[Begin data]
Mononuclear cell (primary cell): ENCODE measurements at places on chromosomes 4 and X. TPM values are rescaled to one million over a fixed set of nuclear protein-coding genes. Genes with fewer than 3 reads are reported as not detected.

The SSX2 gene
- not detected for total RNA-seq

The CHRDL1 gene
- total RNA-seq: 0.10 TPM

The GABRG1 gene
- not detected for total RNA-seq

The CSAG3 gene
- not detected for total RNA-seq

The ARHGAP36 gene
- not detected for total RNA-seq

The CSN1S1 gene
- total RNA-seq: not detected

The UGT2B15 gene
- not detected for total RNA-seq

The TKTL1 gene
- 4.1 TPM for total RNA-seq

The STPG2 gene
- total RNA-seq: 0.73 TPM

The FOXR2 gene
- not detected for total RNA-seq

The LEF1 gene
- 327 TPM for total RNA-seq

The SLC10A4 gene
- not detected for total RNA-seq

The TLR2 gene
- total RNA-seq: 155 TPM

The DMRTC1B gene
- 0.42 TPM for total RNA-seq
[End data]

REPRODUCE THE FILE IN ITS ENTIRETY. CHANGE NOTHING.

Mononuclear cell (primary cell): ENCODE measurements at places on chromosomes 4 and X. TPM values are rescaled to one million over a fixed set of nuclear protein-coding genes. Genes with fewer than 3 reads are reported as not detected.

The SSX2 gene
- not detected for total RNA-seq

The CHRDL1 gene
- total RNA-seq: 0.10 TPM

The GABRG1 gene
- not detected for total RNA-seq

The CSAG3 gene
- not detected for total RNA-seq

The ARHGAP36 gene
- not detected for total RNA-seq

The CSN1S1 gene
- total RNA-seq: not detected

The UGT2B15 gene
- not detected for total RNA-seq

The TKTL1 gene
- 4.1 TPM for total RNA-seq

The STPG2 gene
- total RNA-seq: 0.73 TPM

The FOXR2 gene
- not detected for total RNA-seq

The LEF1 gene
- 327 TPM for total RNA-seq

The SLC10A4 gene
- not detected for total RNA-seq

The TLR2 gene
- total RNA-seq: 155 TPM

The DMRTC1B gene
- 0.42 TPM for total RNA-seq